On top of that, a Republican bill, PCP HHSC 15-03, designed to allow the increasingly privatized trade of childhood adoption to operate (with taxpayer money! Church and state!) under the auspices of the religious biases of said companies, is trying to circumvent the 2010 state appeals court ruling that gay adoption is legal. It easily cleared the House Health and Services Committee last Thursday, even after there was speculation that it was both unconstitutional and discriminatory (say, a Jewish woman walks into an adoption agency and is greeted by a Catholic: no dice).

406: Number of Republican bills that have been heard

"This gives tax payer funded adoption agencies a license to discriminate against qualified parents based on their own religious objections unrelated to parenting or to the needs of the child," Equality Florida representative Carlos Guillermo Smith says. "Now is the time Florida should be encouraging the adoption of needy children by loving families, not making things harder."

Another Republican bill, HB 633, aims to force women to endure a 24-hour waiting period to receive an abortion, because it's not emotionally disturbing enough to endure the violence of protesters outside a clinic just once. That bill is pretty close to the House floor, according to CBS, though the milder Senate has yet to assign it to anything.

41: Number of Democratic bills that have had a hearing out of the 462 bills that have been heard

How's this Republican supermajority thing working out for you?

Well if you're one of the nearly one million people falling into the much-publicized Medicaid gap – or even just medically needy, or even just a hospital in need of public funding – maybe not too well. Just like in 2013, the House and Senate are clashing over funding for some kind of Medicaid expansion so that the state can retain its Low Income Pool health care funding. The Senate wants a private market in Florida that draws down from the Affordable Care Act; the House doesn't want to talk about poor people. Don't expect much when the Sine Die hanky drop comes around at the end of session.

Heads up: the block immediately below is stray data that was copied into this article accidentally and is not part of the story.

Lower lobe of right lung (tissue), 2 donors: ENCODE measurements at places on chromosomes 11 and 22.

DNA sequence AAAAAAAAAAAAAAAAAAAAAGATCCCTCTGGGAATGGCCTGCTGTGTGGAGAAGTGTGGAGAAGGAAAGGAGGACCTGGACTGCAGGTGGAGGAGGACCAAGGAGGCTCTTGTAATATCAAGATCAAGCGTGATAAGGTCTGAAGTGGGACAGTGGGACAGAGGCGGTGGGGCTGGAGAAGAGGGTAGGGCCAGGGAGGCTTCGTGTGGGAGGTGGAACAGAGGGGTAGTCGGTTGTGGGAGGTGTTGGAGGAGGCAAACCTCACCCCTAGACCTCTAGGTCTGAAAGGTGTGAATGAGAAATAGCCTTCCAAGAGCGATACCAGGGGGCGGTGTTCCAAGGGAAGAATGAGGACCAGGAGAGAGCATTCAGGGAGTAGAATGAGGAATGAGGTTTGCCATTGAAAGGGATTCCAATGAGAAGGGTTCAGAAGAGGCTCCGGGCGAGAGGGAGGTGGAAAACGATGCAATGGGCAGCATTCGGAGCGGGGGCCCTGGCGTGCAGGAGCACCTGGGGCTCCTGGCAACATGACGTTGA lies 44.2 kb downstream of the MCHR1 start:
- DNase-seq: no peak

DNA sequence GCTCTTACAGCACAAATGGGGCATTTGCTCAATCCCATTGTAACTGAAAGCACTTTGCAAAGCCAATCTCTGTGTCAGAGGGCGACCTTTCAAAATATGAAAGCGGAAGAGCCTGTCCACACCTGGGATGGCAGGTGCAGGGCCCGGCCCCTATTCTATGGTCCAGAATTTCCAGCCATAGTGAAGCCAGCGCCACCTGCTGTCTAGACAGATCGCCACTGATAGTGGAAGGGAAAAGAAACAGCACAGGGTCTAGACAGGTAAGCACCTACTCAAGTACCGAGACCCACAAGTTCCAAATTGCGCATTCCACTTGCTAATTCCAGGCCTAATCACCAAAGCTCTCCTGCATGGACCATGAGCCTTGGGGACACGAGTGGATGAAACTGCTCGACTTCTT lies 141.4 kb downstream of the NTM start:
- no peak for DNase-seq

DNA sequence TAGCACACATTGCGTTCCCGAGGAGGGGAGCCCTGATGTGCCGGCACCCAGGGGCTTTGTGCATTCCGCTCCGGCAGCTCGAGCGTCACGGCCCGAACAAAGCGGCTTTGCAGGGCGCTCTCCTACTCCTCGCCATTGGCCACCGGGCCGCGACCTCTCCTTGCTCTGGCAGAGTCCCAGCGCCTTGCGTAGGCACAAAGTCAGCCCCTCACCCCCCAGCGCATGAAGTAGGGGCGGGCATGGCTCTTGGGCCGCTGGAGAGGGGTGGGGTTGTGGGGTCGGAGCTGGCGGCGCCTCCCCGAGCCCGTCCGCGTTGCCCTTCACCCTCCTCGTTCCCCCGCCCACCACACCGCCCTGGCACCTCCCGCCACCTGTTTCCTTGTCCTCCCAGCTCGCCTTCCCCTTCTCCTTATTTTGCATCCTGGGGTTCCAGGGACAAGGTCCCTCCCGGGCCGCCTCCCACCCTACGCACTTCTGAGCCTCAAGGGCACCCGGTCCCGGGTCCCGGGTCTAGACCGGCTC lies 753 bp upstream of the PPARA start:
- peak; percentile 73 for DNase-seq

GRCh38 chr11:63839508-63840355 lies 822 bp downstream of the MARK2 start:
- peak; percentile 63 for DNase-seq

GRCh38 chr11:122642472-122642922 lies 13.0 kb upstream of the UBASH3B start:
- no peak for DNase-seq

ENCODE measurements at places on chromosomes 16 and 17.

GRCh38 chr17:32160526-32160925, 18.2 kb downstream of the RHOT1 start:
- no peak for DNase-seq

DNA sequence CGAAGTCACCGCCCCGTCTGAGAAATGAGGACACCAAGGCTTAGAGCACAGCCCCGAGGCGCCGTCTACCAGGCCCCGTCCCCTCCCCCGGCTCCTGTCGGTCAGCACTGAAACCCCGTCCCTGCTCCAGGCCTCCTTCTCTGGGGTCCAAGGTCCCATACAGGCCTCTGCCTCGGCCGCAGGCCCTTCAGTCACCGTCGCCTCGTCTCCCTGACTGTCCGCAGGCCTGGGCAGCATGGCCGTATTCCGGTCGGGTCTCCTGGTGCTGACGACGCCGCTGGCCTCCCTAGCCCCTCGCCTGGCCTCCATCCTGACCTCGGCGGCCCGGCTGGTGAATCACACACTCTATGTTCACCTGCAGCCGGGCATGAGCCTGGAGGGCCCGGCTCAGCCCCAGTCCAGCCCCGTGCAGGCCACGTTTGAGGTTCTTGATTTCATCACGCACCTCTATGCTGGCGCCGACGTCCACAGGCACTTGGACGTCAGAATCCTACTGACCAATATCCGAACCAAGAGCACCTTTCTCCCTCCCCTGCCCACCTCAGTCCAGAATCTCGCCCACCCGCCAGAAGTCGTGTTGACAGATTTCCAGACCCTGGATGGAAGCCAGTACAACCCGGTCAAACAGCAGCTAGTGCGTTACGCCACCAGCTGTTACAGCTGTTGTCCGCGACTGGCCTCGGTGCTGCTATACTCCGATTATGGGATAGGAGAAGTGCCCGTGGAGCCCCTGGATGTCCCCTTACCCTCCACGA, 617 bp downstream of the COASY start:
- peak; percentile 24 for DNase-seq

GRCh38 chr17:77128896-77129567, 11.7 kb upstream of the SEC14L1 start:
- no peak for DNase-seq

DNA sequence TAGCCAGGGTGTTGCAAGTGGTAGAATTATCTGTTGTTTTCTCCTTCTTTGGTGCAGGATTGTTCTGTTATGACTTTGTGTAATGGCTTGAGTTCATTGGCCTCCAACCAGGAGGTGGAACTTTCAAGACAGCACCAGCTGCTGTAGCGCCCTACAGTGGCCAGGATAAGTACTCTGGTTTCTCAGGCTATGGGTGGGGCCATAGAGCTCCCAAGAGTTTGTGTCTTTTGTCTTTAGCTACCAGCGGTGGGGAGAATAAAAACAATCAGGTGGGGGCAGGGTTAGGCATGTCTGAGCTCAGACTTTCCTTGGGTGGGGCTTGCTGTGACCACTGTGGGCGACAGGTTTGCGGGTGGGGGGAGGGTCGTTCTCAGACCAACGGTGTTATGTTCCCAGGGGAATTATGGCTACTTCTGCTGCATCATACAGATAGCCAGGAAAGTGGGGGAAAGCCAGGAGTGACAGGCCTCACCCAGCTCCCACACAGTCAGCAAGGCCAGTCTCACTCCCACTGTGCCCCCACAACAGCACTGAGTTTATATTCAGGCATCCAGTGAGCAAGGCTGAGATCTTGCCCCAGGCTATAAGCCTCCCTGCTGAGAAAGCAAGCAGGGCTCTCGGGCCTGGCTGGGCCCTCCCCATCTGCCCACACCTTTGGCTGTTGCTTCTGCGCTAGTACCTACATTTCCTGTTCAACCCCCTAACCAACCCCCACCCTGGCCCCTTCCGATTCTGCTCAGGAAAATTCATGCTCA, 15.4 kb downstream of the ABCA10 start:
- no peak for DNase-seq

Meanwhile, last year's reasonably popular (58 percent via constitutional amendment on the ballot!) medical marijuana bill has yet to be assigned to a committee. A bill that is playing the backwards logic that more guns on college campuses will make for less violence is flying through like a bullet. Once again, the Legislature is going after the Florida Department of Corrections in a downsizing volley that its sponsor, House Appropriations Chairman Richard Corcoran, R-Trinity, is claiming has nothing to do with privatizing prisons, but more to do with how shitty the department is in total as it has become a "monstrosity," the Miami Herald reports. That sounds nice. The House wants to drastically decrease the size of the agency, but without the oversight that the Senate is suggesting. Nothing could possibly go wrong.

State Rep. Randolph Bracy, D-Orlando, "felt that the Department of Corrections shouldn't be penalized without the proper opportunity to be fully funded and if they are understaffed and overworked, how about we consider providing the staff with the proper environment in the prison system without penalizing them with an oversight commission," the Herald reports. Bracy just wants to put the horse before the whole prison corruption cart, see?

And it just goes on and on and on and on and on into the sunshine. Oh, wait. There are 50 exemptions proposed by conservatives to the state's Sunshine Laws; last week, ironically, was Sunshine Week in Tallahassee. You can see the horizon from here.

"What you won't see, though, is anything about our Legislature working to improve our right of access, to create an effective enforcement mechanism so we're not forced into court every time there's a violation of our right of access, to ensure we have affordable and timely access to public records, that we're not shut out of public meetings," writes First Amendment Foundation President Barbara Petersen in an op-ed for the Sun-Sentinel.

We see red.